Sample Solved Statistics Problems

Here we provide you with a few samples of how our work looks like.

Problem 1: A new bus route has been established between downtown Denver and Englewood, a suburb of Denver. Dan has taken the bus to work for many years. For the old bus route, he knows that the mean waiting time between buses at his stop was 18.3 minutes. However, a random sample of 5 waiting times between buses using the new route had a mean of 15.1 minutes with s = 6.2 minutes. Does this indicate that the population mean waiting time for the new route is different from what it used to be? Use = .05.

Solution: Our interest is in testing the following null and alternative hypotheses

Considering that the population standard deviation is not known, we must use a t-test with the following term:

This corresponds to a two-tailed t-test. The t-statistics is given by the following formula:

The critical value for and for degrees of freedom for this two-tailed test is. The rejection region is given by

Considering that, then we fail to reject the null hypothesis H0.

The two-tailed p-value for this test is computed as

Since, and this leads us to the conclusion that we fail to reject the null hypothesis H0. Therefore, we don't have enough evidence to support the claim that the population mean waiting time for the new route is different from what it used to be.

Problem 2: A company manager wishes to test a union leader’s claim that absences occur on different week days with the same frequency. To test her claim at the 0.05 significance level she collected the following sample data.

Do the data support her claim?

Solution: We are interested in testing:

We need to construct the table with observed and expected values (under the null hypothesis). The following is obtained with the information that was provided:

Using that information, we get

The corresponding p-value is

Since the p-value is less than the significance level, then we reject.

This means that we have enough evidence to reject the null hypothesis of equal proportions, at the 0.05 significance level.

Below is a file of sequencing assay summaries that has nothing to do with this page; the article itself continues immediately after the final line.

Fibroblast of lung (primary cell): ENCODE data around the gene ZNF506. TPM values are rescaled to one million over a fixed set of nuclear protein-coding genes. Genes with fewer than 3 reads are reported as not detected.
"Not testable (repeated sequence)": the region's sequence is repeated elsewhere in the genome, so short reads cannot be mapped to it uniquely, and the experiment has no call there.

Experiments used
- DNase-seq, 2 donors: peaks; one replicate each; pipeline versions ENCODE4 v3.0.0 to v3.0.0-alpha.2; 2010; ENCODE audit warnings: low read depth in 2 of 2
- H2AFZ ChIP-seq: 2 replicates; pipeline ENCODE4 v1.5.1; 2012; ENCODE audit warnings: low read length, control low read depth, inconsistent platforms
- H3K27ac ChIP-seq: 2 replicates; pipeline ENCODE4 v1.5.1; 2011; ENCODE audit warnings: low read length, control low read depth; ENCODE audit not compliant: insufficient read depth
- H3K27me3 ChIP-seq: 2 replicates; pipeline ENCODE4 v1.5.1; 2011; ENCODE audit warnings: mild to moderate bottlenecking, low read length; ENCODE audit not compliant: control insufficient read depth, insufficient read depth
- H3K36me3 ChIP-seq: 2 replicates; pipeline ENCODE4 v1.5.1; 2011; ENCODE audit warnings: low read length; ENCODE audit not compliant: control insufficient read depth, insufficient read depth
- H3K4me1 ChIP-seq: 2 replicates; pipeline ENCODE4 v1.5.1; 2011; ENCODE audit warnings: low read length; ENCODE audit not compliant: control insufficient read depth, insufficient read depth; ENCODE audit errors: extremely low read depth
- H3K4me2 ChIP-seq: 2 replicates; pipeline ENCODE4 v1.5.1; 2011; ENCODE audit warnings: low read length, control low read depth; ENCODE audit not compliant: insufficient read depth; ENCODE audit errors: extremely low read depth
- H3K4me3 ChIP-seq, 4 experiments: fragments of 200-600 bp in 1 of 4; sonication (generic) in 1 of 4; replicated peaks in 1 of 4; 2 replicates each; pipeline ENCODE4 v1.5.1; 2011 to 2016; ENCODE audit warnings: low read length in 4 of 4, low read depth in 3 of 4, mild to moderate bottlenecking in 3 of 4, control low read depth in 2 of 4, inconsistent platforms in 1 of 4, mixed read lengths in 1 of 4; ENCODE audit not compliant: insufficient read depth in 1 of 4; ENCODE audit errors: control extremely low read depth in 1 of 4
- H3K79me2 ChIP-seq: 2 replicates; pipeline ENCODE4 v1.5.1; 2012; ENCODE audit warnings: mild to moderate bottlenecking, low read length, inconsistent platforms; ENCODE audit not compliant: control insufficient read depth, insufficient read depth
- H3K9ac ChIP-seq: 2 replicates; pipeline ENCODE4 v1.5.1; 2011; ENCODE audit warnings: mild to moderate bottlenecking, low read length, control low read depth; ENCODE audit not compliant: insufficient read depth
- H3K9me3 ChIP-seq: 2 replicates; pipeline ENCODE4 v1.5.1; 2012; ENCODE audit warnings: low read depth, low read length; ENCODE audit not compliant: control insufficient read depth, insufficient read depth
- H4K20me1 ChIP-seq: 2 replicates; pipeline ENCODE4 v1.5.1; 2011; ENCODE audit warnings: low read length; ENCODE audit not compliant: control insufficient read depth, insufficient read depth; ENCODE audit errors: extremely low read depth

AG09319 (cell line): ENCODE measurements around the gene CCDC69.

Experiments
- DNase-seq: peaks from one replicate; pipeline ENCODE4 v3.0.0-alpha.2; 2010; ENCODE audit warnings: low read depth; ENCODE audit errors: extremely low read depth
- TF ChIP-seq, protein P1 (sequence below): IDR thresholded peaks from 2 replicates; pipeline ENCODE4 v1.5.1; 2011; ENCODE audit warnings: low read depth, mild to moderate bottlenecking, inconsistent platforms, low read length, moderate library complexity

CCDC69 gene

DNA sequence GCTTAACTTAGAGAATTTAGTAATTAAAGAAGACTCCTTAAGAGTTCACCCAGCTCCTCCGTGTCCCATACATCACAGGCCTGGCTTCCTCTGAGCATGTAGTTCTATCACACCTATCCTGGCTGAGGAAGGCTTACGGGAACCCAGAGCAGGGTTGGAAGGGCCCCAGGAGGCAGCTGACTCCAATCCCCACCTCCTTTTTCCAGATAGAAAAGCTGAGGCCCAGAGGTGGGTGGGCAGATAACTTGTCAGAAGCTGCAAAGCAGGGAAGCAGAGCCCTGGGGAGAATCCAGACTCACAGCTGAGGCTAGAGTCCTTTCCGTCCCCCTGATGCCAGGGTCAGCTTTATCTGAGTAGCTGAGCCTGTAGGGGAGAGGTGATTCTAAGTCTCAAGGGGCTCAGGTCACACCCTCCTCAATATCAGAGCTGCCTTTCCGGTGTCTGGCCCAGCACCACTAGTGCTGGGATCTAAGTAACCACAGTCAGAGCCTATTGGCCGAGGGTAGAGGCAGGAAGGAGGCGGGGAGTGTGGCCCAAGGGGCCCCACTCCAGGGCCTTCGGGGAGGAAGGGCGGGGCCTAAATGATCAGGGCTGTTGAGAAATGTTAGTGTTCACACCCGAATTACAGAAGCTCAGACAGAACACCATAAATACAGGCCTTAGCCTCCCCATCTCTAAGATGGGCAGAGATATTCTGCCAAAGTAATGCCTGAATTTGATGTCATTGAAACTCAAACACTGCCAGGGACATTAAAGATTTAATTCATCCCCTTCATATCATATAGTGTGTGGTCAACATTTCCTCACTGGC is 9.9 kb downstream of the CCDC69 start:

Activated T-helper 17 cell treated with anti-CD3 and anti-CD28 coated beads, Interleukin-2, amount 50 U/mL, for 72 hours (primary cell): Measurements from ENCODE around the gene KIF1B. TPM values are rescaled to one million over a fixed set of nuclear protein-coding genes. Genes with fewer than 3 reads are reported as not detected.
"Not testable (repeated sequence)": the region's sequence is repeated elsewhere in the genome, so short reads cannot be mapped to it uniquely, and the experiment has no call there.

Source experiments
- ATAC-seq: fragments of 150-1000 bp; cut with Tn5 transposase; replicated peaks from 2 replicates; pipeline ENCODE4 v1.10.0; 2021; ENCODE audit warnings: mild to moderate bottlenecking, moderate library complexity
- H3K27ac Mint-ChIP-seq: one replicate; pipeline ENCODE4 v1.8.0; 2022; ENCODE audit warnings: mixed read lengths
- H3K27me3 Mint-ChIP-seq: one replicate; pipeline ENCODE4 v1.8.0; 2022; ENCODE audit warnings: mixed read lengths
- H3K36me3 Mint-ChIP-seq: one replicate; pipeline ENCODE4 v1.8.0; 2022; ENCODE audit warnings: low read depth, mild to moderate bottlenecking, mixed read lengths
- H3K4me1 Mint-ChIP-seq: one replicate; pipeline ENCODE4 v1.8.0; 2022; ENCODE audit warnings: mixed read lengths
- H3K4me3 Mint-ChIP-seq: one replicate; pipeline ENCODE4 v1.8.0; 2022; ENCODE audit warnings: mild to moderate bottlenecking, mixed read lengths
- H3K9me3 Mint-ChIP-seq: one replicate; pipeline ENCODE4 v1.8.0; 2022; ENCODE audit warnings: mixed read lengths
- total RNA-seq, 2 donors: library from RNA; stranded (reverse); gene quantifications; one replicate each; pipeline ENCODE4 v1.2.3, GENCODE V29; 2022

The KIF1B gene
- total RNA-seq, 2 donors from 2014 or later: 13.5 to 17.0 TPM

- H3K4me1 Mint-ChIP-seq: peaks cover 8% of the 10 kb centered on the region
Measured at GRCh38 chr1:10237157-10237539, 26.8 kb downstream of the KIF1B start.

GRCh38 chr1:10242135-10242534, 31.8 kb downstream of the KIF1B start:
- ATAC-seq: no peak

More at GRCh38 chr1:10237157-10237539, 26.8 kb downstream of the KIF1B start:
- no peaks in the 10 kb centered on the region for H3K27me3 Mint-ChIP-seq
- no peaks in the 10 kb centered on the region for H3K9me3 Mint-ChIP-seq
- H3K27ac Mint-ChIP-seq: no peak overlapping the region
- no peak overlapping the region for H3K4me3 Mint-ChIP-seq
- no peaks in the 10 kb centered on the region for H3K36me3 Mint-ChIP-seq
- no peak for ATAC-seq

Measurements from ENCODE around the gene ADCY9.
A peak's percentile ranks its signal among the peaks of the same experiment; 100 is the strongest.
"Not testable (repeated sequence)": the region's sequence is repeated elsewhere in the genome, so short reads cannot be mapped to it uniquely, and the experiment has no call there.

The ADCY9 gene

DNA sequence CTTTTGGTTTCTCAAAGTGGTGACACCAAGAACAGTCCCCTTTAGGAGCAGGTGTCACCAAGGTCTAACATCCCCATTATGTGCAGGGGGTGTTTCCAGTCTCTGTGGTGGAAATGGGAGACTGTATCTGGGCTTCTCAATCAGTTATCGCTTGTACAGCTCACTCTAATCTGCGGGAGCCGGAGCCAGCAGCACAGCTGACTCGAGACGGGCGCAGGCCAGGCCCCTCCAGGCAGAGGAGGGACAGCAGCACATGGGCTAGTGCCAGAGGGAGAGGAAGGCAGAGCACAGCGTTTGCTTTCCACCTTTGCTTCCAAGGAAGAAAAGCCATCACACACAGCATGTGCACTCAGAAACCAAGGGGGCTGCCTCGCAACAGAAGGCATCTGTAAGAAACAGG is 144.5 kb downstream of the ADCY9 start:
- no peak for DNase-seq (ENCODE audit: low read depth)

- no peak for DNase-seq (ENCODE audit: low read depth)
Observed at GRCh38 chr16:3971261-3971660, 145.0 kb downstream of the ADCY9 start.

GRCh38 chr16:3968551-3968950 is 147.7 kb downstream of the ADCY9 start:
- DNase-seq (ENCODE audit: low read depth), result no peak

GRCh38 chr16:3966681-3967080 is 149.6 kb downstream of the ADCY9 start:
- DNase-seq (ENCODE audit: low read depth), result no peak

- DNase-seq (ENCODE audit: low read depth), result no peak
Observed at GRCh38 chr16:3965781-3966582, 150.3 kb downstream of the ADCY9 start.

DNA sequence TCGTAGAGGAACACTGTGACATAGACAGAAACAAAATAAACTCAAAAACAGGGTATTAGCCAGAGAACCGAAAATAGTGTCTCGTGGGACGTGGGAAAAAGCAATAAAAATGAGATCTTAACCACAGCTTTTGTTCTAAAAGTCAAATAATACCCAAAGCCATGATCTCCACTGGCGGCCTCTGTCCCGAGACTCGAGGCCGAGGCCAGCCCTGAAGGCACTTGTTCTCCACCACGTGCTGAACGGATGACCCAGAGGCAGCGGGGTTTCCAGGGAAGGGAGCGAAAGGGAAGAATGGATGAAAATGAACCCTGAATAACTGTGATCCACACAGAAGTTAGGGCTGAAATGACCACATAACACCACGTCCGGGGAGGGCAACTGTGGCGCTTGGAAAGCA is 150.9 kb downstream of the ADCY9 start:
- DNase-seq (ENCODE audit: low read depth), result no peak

Problem 3: You are in charge of reviewing the IQs of military personnel stationed at Rota. You know that IQ scores are normally distributed with a mean of 100 and standard deviation of 15. Base housing has 200 occupants and you have determined that results of their IQ testing mimic the population as a whole. At a briefing your colonel wants to know how many of these soldiers have an IQ of

a) At least 100

b) Between 85 and 115

c) Not more than 70

What answers do you provide the colonel?

Solution: (a) We need to compute the following probability:

so the expected number is 200*0.5 = 100 soldiers.

(b) Now, we need to compute the following probability:

so the expected number is 200*0.6827 = 136.54 137 soldiers.

c) Finally, we need to compute the following probability:

so the expected number is 200*0.0228 = 4.56 5 soldiers.

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Topics

• Probability
• Basic Concepts: Sample Space, Events
• Densities and Distributions
• Normal Probability, z-scores
• Binomial Distribution
• Poisson Probability

• Descriptive statistics
• Descriptive Analysis of data
• Graphs and charts
• Histograms

• Inferential Statistics
• Means, variances, populations, samples
• Confidence Intervals.
• Z-test, T-test, F-tests and Chi-Square Tests
• ANOVA, Factorial ANOVA, MANOVA
• Linear and non-linear regression

• Non-parametric Statistics
• Sign Test
• Wilkinson Tests
• Kruskal-Wallis Test
• Spearman Correlation Coefficient
• Run Tests

• Statistical Softwares
• SPSS
• Minitab
• STATDISK
• PHStat2
• Excel
• Matlab
• Mathematica
• R and S-Plus
• Tree Plan
• MegaStats
• POM/QM
• Stata

Some interesting Statistics resources